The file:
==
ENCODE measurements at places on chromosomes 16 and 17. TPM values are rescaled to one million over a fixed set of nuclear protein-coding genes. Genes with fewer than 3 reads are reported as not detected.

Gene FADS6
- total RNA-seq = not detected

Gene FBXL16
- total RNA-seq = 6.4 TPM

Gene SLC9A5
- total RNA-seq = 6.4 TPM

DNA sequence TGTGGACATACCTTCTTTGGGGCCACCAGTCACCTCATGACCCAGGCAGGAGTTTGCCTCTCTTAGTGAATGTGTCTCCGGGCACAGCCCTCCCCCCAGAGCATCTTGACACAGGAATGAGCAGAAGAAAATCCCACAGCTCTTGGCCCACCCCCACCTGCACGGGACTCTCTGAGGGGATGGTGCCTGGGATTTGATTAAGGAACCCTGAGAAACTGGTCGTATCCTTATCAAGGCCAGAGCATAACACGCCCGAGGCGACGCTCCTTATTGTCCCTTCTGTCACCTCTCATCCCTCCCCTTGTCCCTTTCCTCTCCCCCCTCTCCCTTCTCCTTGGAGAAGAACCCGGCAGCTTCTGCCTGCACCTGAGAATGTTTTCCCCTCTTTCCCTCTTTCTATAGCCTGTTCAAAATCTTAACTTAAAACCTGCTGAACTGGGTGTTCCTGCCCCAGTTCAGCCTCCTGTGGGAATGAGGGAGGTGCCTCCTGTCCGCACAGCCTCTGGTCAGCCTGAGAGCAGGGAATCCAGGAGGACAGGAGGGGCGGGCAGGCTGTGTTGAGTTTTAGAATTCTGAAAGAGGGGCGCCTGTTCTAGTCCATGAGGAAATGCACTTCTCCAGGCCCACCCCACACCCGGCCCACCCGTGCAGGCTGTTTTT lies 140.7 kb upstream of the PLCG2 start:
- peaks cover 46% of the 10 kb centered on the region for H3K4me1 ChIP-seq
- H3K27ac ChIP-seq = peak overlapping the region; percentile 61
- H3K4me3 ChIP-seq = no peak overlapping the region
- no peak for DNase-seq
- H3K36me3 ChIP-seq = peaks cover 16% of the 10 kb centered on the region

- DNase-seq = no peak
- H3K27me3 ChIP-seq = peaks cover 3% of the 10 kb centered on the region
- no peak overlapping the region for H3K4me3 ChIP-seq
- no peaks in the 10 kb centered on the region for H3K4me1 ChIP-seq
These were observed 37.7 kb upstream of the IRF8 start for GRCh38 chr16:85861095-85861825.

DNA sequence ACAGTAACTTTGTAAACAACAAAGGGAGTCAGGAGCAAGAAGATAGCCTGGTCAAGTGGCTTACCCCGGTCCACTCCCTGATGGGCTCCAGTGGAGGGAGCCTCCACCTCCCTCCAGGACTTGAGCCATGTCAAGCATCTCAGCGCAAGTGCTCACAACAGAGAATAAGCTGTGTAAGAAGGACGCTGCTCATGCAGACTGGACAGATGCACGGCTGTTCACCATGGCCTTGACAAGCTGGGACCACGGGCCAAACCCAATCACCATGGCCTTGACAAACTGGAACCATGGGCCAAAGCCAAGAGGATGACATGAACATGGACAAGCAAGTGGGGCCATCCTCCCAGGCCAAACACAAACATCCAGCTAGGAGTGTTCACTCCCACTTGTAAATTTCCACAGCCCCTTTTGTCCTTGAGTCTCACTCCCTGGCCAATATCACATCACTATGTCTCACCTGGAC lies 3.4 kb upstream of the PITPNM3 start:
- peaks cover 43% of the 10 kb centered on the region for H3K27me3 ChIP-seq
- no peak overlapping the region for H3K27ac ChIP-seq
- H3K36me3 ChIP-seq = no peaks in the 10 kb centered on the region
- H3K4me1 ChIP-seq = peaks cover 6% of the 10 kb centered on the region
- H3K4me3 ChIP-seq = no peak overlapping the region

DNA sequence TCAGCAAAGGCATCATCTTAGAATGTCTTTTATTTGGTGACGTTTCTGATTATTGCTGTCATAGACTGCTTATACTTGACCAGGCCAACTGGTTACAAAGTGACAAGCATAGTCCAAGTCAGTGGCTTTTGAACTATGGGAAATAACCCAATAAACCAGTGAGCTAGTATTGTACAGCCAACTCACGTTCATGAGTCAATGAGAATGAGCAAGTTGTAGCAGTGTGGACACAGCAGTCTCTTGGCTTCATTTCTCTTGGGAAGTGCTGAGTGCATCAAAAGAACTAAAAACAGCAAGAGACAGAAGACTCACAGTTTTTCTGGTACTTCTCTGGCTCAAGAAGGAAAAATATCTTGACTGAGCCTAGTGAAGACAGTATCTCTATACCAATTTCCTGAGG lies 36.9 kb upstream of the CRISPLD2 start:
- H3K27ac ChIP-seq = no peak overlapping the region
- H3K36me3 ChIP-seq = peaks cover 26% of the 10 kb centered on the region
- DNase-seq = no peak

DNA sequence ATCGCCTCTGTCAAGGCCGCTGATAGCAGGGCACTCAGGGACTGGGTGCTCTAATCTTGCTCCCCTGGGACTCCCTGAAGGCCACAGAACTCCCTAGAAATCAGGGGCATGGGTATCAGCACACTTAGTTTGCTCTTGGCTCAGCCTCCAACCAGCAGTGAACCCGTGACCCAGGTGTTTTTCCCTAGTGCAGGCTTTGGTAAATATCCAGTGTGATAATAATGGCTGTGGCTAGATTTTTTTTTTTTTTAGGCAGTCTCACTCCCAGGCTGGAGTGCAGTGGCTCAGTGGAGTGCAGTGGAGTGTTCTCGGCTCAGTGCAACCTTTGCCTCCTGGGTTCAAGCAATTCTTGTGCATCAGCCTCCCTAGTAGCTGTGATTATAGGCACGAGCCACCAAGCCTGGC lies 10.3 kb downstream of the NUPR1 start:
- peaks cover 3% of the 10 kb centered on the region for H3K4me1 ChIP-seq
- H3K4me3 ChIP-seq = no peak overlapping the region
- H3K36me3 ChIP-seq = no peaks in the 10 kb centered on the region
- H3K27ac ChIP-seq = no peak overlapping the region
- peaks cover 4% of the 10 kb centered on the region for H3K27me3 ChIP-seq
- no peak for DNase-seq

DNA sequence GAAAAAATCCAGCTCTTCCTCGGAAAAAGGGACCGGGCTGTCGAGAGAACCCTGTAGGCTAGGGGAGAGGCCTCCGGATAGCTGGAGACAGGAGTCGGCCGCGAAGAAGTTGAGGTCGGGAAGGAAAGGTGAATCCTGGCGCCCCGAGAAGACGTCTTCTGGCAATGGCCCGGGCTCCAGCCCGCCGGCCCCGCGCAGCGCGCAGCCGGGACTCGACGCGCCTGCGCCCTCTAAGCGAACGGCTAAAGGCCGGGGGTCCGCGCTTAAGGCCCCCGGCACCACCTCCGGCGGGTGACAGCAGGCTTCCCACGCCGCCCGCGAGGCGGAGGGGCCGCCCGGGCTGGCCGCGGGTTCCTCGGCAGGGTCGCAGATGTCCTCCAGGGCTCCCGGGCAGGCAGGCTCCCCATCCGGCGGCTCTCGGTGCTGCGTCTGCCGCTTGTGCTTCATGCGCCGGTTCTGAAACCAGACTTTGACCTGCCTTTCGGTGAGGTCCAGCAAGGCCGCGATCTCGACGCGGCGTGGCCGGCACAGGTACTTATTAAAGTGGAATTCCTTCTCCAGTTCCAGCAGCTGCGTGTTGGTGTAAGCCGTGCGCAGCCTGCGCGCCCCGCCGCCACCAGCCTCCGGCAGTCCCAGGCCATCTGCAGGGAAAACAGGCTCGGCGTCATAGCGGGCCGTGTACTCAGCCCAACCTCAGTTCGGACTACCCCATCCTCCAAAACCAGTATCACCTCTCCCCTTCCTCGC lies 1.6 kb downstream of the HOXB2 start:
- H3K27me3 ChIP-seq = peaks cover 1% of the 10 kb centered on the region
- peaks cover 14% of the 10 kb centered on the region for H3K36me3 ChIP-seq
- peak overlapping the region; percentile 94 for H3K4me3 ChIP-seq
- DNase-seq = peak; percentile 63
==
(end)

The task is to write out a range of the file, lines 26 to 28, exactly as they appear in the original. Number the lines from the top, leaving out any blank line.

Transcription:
- H3K27ac ChIP-seq = no peak overlapping the region
- H3K36me3 ChIP-seq = peaks cover 26% of the 10 kb centered on the region
- DNase-seq = no peak